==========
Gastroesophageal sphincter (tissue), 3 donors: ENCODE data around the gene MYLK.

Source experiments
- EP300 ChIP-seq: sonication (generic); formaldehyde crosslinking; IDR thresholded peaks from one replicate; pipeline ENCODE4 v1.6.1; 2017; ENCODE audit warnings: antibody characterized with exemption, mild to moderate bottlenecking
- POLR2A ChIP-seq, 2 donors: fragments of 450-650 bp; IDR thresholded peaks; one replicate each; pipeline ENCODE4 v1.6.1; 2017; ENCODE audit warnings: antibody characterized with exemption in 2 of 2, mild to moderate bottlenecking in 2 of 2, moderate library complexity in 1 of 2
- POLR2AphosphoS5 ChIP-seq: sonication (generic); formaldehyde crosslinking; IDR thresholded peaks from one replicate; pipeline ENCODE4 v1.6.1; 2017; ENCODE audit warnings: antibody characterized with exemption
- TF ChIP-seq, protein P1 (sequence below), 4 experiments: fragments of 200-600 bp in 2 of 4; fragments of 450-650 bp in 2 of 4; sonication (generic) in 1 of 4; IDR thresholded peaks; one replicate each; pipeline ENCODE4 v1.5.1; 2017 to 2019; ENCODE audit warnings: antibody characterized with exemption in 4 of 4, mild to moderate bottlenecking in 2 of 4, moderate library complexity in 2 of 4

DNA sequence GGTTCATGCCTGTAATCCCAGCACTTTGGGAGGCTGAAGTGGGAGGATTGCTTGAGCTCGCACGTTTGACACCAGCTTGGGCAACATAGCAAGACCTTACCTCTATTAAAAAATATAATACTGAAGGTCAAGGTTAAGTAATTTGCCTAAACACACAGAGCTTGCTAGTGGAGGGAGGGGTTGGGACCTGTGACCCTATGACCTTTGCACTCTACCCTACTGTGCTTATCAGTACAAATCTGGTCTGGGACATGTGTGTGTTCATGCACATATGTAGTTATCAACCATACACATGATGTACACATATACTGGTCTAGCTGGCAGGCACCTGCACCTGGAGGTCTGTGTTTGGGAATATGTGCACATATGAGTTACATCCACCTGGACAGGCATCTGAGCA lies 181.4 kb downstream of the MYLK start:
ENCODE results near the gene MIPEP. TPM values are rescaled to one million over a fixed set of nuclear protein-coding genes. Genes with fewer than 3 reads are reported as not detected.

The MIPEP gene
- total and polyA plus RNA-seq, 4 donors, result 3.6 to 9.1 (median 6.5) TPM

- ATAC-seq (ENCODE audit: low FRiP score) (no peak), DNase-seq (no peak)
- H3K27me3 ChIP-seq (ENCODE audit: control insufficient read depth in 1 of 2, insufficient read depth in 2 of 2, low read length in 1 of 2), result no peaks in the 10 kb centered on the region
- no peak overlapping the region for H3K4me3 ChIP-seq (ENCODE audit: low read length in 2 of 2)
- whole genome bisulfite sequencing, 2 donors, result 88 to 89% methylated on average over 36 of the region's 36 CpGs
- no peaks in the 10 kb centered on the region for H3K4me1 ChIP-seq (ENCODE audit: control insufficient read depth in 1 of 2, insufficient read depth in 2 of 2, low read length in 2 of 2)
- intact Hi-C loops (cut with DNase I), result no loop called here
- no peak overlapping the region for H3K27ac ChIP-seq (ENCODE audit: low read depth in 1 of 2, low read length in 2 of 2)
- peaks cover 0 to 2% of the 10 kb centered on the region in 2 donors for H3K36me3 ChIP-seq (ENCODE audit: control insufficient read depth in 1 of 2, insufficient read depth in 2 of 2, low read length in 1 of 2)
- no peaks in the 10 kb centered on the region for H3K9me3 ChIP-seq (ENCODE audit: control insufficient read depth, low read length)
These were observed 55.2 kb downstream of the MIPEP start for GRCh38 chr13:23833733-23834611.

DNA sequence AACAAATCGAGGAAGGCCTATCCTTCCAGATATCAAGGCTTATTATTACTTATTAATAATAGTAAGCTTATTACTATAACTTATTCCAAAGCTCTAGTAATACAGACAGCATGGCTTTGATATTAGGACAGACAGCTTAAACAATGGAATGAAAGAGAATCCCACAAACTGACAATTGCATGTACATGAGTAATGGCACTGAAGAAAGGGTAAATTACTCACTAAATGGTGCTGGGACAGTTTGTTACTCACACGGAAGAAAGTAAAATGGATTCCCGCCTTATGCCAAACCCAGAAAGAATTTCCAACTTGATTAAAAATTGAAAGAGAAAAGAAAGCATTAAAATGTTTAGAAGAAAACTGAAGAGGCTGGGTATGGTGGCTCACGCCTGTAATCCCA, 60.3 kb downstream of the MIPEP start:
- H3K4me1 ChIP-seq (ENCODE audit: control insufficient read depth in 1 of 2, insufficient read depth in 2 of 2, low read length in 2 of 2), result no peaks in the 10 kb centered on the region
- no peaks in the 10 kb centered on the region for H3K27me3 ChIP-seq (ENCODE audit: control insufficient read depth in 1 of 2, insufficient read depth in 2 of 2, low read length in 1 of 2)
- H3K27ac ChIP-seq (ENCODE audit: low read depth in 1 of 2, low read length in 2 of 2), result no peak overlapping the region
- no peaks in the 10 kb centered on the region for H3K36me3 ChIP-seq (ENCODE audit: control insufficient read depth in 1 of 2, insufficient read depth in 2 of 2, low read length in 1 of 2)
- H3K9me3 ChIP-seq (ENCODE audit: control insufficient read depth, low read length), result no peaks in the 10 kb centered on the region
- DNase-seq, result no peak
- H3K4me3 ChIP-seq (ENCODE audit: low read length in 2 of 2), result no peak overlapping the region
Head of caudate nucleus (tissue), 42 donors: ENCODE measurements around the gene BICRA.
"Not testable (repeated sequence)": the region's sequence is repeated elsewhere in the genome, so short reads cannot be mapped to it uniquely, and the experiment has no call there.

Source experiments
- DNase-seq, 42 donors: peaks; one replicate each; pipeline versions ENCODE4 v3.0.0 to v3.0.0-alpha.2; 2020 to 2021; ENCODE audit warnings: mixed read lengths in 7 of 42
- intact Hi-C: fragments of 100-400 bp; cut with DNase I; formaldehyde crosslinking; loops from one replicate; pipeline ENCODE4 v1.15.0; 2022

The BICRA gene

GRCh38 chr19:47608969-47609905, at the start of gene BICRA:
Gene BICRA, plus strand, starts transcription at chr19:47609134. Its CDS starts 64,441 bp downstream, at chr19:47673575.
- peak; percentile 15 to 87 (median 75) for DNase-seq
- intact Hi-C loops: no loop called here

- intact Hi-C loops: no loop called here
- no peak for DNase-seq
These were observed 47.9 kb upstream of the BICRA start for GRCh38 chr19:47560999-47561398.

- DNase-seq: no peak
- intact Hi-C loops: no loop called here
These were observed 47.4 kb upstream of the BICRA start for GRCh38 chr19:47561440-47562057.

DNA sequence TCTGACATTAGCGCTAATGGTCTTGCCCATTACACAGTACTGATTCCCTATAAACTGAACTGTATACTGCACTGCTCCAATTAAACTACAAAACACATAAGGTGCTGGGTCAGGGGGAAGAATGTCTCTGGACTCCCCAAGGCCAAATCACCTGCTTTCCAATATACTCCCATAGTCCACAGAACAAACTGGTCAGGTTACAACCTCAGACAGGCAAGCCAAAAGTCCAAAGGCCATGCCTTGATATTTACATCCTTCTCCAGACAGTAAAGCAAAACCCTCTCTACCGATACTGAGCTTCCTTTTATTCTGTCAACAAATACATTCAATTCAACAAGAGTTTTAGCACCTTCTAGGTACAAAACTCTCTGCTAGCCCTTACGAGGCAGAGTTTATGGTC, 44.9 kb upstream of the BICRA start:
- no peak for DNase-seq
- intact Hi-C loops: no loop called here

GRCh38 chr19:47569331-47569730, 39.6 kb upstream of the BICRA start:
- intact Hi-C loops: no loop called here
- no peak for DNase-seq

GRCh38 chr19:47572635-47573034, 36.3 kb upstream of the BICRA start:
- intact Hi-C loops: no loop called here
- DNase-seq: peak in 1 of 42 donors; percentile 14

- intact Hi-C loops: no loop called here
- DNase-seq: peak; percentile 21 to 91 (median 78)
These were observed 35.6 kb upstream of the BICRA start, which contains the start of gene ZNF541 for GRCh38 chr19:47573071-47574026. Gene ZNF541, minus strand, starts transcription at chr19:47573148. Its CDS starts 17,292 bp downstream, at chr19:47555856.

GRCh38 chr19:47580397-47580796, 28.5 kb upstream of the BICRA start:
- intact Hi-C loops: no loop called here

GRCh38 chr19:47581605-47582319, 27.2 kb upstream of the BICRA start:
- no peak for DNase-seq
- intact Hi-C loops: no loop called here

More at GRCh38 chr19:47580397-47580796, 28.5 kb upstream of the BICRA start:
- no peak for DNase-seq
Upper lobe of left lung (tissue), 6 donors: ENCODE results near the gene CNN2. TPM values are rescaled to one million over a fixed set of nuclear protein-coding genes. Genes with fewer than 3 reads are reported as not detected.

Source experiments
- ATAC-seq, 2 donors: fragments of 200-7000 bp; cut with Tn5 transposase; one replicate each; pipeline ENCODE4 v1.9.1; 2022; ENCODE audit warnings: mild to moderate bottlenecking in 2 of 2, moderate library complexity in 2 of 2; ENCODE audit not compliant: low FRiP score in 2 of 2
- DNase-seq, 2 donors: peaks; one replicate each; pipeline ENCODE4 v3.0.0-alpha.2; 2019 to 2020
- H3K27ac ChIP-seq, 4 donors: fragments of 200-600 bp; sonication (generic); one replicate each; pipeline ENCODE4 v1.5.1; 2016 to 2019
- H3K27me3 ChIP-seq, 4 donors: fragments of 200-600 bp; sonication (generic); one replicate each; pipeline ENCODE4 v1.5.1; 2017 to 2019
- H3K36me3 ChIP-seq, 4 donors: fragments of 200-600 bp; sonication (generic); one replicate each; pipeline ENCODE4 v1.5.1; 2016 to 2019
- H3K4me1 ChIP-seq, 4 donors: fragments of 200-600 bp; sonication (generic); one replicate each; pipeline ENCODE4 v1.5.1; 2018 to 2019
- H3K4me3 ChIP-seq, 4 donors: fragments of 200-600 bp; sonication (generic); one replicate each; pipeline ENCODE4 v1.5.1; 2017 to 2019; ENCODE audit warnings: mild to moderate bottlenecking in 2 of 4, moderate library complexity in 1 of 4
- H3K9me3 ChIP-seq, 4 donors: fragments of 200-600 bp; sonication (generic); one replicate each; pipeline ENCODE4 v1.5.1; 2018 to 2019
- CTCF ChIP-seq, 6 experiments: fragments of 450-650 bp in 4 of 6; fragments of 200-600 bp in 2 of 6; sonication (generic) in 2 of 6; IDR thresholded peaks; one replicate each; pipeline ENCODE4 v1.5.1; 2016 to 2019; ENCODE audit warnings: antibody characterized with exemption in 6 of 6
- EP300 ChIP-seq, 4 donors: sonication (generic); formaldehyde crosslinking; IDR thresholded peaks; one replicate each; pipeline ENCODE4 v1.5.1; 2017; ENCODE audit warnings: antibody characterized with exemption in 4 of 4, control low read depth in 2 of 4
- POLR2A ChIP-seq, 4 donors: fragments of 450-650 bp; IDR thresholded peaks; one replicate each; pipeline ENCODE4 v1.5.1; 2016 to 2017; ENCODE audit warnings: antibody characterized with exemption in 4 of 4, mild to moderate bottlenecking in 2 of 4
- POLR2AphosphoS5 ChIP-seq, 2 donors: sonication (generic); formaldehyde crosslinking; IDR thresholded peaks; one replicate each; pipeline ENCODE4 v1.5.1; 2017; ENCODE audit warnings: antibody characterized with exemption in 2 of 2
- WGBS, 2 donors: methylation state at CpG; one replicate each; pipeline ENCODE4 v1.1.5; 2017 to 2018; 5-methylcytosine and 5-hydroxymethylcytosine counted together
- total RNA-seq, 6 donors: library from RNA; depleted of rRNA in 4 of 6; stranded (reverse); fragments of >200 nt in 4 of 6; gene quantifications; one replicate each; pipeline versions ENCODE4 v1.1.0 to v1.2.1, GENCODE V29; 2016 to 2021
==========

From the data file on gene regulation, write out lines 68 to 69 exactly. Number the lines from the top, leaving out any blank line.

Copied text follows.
- H3K27ac ChIP-seq, 4 donors: fragments of 200-600 bp; sonication (generic); one replicate each; pipeline ENCODE4 v1.5.1; 2016 to 2019
- H3K27me3 ChIP-seq, 4 donors: fragments of 200-600 bp; sonication (generic); one replicate each; pipeline ENCODE4 v1.5.1; 2017 to 2019